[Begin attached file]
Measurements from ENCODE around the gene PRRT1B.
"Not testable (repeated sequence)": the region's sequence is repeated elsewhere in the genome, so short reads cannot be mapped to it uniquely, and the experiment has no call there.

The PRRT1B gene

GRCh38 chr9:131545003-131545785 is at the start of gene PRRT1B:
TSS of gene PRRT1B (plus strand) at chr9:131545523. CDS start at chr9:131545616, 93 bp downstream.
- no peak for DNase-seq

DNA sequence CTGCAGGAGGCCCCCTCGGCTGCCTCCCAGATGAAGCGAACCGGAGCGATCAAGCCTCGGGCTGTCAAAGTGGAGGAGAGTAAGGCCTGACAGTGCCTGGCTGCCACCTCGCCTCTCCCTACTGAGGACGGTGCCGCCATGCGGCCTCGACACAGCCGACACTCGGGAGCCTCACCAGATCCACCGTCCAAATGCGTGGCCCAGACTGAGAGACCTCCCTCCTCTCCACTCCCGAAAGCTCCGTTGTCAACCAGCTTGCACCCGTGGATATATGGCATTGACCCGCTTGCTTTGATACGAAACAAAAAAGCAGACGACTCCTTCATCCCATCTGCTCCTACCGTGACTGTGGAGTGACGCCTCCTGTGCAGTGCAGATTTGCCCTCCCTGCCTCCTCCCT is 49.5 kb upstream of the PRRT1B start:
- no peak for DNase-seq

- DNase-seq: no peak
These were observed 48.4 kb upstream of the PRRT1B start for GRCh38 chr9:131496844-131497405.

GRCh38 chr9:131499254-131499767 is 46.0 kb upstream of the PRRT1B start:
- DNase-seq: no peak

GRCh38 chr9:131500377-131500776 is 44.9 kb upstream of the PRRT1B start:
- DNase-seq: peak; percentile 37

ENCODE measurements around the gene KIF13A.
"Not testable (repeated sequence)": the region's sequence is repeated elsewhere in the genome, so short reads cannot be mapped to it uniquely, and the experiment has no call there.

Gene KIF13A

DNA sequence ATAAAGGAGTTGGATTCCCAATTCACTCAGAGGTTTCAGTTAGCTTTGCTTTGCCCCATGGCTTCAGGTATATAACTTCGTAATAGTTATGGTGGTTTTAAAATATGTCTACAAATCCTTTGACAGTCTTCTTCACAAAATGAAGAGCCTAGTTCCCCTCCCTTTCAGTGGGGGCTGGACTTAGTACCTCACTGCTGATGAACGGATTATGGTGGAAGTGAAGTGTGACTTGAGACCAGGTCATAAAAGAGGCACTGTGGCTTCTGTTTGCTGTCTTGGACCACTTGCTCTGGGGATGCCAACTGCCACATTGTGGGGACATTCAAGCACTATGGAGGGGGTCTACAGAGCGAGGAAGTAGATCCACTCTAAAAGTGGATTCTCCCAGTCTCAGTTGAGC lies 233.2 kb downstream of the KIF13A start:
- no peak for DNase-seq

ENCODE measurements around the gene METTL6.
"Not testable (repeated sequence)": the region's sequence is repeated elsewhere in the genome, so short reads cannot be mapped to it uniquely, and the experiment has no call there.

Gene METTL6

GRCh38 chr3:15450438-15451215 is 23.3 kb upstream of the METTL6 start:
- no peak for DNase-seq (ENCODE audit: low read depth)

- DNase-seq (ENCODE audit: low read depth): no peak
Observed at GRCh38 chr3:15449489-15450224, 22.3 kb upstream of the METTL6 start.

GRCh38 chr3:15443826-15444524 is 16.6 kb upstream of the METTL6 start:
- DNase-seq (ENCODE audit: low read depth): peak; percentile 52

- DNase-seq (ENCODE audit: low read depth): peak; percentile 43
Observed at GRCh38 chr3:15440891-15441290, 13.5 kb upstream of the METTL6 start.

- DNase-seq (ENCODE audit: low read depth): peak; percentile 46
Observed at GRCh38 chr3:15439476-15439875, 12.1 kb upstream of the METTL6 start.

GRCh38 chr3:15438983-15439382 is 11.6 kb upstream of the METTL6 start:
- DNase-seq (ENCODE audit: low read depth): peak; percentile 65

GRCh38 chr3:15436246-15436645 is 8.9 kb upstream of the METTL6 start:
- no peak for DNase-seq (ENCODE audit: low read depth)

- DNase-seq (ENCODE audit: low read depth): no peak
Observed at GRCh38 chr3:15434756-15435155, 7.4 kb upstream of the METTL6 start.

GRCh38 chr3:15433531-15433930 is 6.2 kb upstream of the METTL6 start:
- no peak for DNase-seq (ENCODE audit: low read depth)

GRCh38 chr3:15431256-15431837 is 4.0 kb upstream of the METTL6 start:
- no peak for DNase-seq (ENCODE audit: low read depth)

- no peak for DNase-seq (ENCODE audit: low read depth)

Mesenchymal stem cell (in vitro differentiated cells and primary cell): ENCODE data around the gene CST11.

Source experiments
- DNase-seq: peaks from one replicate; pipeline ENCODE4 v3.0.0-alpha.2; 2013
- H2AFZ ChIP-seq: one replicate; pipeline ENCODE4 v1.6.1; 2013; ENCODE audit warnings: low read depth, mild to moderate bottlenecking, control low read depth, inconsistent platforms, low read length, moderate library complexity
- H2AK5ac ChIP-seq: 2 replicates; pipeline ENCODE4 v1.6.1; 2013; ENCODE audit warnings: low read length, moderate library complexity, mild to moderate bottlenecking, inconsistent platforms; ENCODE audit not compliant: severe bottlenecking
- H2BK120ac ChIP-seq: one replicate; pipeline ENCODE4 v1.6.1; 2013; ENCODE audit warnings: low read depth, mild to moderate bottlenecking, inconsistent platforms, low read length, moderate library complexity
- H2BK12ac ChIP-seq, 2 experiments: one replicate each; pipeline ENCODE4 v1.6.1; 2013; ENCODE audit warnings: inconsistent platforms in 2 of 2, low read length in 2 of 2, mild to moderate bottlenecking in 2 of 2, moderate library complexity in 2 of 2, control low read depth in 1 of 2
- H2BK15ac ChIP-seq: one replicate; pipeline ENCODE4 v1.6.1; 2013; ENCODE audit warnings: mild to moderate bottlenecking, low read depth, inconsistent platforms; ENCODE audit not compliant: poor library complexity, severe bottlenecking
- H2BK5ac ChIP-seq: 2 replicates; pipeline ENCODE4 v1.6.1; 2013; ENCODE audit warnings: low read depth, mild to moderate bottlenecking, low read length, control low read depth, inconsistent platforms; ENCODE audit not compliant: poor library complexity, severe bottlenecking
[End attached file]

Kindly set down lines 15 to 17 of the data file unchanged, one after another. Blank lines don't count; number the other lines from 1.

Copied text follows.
ENCODE measurements around the gene KIF13A.
"Not testable (repeated sequence)": the region's sequence is repeated elsewhere in the genome, so short reads cannot be mapped to it uniquely, and the experiment has no call there.

Gene KIF13A